In the UK, insects are the primary food source for bats. Here, as elsewhere in temperate climates, all eighteen species of British bat hibernate throughout the winter when the insects on which they predate are less abundant. This hibernation period coincides with cold weather that insects cannot protect themselves from winter temperatures without extreme measures—as they have no body fat reserves. These measures limit not only exposure risk to the elements but in so doing, also protect the insects from predation.

The life cycle of British bats

Extreme measures include migration and life cycle timing i.e. some insects dies in the winter having laid eggs that will hatch the following spring. Many insects though, simply hibernate. Honey bees and ants—not favorites for bats but instead are simply a good example of insects most people are familiar with—hibernate by huddling close together to conserve body heat. Most worker bees die off but the queen (the breeding female) and some other individuals normally survive the winter. Ants by contrast head below ground, to avoid the harshest temperatures. Below the frost line, they can hibernate in an environment that is several degree warmer than the air temperature at ground level.

Small, crevice dwelling species of bats

Small species of bats such as common or soprano pipistrelles, (Pipistrellus pipistrellus) and (pygmaeus) respectively, and whiskered bats, (Myotis mystacinus) and related species, feed upon e.g. midges and gnats.

Larger species of bats

Brown long eared bats, (Plecotus auritus) and noctules, (Nyctalus noctula) feed on e.g. yellow under-wing moths and peacock butterflies. These sorts of insects hibernate underground in natural features such as caves and also in man-made features, like old Victorian ice-houses.

Winter bat roosting

In winter, with the insects gone, bats in temperate climates had three evolutionary choices available to them (recall they are mammals): find alternative food sources, migrate or hibernate. The bats chose to gorge themselves when insects are in number, put on sufficient fat reserves for the winter and hibernate. They do this by roosting in winter habitat features known as hibernacula—from the Latin “for winter housing.” In order to meet the physiological demands on the bats’ bodies during months of freezing temperature, little water, low humidity and no food—they can lose half their body weight over winter—bats end up having to build up considerable fat reserves during the summer months and in consequence are active daily in all but the most appalling weather conditions during this time. These fat reserves are critical to the survival of bat during the winter, as even in their state of torpor they burn calories, that is, they metabolise their body fat—a luxury insects don’t have. During summer, a bat’s heart can beat several hundred times in a single minute, as opposed to only a handful of times a minute during hibernation. This tremendous biological adaptation promotes a vulnerability to bats as much as it solves their problems. Though they wake naturally and on occasion during hibernation, to drink, (attempt to) mate and defecate, if woken suddenly during hibernation they can be killed outright, or the increase in metabolism can deplete their valuable fat reserves and they literally starve.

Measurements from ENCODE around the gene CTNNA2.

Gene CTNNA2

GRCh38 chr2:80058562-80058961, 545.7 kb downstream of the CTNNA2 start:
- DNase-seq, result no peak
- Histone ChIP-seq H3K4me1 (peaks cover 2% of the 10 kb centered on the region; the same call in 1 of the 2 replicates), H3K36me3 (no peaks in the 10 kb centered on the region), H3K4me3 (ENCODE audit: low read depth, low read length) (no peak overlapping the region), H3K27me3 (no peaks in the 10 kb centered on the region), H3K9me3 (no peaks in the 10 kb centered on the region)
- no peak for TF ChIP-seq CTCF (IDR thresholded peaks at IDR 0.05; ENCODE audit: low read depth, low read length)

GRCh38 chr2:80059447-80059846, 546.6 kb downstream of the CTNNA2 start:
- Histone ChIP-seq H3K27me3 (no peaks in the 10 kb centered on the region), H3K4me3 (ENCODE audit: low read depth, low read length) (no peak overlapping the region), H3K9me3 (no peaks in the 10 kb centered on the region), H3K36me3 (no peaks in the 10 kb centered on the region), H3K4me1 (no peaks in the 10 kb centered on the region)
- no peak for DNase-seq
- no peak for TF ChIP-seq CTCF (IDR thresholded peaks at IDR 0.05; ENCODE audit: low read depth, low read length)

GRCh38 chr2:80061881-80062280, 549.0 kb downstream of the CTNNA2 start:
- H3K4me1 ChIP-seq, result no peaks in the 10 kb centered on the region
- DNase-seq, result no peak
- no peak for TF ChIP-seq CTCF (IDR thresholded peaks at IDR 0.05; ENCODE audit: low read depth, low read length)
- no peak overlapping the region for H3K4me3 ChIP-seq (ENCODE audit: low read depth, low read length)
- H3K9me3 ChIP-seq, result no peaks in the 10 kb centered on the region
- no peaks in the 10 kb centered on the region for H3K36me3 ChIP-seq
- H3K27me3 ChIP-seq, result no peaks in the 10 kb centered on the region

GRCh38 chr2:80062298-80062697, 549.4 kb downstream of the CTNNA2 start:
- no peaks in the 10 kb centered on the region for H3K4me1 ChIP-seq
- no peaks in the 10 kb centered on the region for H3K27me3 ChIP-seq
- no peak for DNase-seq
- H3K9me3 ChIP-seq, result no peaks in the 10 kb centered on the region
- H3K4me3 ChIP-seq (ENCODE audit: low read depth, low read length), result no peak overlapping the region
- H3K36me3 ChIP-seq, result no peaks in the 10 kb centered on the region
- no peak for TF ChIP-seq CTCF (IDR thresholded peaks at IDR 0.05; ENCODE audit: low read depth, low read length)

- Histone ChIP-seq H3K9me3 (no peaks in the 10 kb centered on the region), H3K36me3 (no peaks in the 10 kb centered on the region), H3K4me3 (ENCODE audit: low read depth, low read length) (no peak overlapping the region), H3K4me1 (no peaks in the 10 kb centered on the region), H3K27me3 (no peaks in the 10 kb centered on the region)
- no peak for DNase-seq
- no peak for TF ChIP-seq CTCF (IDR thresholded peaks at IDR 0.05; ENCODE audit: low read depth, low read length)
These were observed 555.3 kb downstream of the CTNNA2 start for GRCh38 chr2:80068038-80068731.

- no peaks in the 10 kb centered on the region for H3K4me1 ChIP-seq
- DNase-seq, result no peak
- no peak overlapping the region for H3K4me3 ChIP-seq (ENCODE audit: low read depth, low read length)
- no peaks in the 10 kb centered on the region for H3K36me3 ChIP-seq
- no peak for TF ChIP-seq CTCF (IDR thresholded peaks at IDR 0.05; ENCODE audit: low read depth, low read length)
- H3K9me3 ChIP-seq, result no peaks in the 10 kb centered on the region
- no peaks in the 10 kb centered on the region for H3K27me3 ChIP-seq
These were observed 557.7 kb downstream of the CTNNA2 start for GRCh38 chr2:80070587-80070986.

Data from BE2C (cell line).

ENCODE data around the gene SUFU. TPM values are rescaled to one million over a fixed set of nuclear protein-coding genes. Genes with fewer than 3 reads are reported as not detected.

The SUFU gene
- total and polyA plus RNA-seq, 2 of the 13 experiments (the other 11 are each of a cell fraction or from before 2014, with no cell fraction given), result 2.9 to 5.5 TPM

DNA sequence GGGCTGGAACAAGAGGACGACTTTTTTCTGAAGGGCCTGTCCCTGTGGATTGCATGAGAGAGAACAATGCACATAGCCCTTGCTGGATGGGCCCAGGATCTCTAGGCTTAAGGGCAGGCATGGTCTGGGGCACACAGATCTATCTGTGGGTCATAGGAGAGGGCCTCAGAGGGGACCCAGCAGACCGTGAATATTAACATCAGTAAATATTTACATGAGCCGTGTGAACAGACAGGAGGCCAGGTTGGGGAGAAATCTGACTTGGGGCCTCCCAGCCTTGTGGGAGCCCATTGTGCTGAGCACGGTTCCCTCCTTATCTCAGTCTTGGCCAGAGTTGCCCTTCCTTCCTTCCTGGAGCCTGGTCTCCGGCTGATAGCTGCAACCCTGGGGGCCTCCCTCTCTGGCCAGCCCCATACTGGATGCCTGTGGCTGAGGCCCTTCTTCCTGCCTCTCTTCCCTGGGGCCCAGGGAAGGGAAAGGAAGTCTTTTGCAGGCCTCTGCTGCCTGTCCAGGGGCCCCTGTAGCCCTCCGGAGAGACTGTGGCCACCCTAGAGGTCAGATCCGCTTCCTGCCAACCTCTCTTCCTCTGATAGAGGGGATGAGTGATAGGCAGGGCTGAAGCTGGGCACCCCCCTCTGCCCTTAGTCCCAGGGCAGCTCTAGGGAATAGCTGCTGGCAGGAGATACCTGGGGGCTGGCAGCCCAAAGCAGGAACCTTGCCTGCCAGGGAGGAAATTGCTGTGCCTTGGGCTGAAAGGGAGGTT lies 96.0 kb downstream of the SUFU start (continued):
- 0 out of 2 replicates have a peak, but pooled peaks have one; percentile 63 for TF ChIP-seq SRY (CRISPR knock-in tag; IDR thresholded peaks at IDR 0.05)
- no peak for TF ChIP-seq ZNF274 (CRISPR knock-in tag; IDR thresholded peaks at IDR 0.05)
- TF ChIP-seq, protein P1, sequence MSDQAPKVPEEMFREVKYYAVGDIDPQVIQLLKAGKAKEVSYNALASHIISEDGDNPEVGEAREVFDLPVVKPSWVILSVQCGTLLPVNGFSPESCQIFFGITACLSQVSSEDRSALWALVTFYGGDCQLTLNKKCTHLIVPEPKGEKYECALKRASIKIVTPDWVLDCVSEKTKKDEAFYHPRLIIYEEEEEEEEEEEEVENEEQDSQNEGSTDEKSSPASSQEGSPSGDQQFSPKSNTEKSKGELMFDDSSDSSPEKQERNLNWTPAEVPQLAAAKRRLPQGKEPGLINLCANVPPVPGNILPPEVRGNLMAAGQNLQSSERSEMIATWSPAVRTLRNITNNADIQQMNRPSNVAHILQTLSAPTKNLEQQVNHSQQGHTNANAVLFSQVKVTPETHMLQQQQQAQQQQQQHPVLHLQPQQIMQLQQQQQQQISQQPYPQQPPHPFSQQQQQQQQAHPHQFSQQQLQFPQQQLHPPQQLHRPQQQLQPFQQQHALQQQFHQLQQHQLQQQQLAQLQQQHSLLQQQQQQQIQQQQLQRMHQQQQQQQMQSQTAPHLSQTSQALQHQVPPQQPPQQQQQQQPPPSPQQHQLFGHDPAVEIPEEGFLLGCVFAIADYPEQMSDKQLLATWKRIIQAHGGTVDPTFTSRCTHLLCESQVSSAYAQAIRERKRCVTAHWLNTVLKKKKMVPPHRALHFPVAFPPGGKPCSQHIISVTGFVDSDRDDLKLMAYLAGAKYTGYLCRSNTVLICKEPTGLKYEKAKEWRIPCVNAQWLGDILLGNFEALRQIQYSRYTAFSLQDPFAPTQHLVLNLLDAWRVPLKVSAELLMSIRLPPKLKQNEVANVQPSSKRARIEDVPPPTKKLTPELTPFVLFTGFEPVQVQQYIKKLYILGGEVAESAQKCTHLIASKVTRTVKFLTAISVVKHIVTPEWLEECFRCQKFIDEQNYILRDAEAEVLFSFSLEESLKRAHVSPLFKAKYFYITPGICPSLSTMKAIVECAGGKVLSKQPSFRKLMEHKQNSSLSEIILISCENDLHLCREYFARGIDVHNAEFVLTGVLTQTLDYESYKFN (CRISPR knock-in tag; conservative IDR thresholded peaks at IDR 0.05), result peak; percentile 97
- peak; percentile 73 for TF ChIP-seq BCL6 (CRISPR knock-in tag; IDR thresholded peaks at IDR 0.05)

Take home points for planning applicants

a) As ODPM Circular 06/05 and NPPF require local authorities to offer protected species “material consideration” in a planning application where there is a reasonable likelihood they will be “present and affected,” so you must undertake surveys outside of the hibernation season before submitting your application. b) As the Habitats Regulations 2010 prohibit killing, injury and disturbance, so you must avoid the hibernation season if you are undertaking works to a hibernation roost, during the hibernation season.

So when can I survey for bats?

Surveys for bat habitat and evidence e.g. droppings, urine staining, dead bat carcasses, bit of prey—such as moth wings—can be undertaken year round. Surveys for dusk emergence and dawn swarming activity are limited in reality to weather conditions conducive to insect proliferation. In practice, however, there are some general rules of thumb. April until October is OK if weather conditions are mild, though the very beginning and end of this range is still considered sub-optimal so your survey effort may need to be greater to provide scientific validity. In practice, most local planning authorities will accept mitigation proposals that are designed having been based upon bat surveys that meet the following conditions:

  1. Must be undertaken in the period 01 May to 30 September (in exceptional circumstances, April to October)
  2. Must be mild and fair weather conditions
  3. Must have a low point temperature of at least seven degrees Celsius during the survey effort

You can find out more specifically about bat mitigation and licencing here.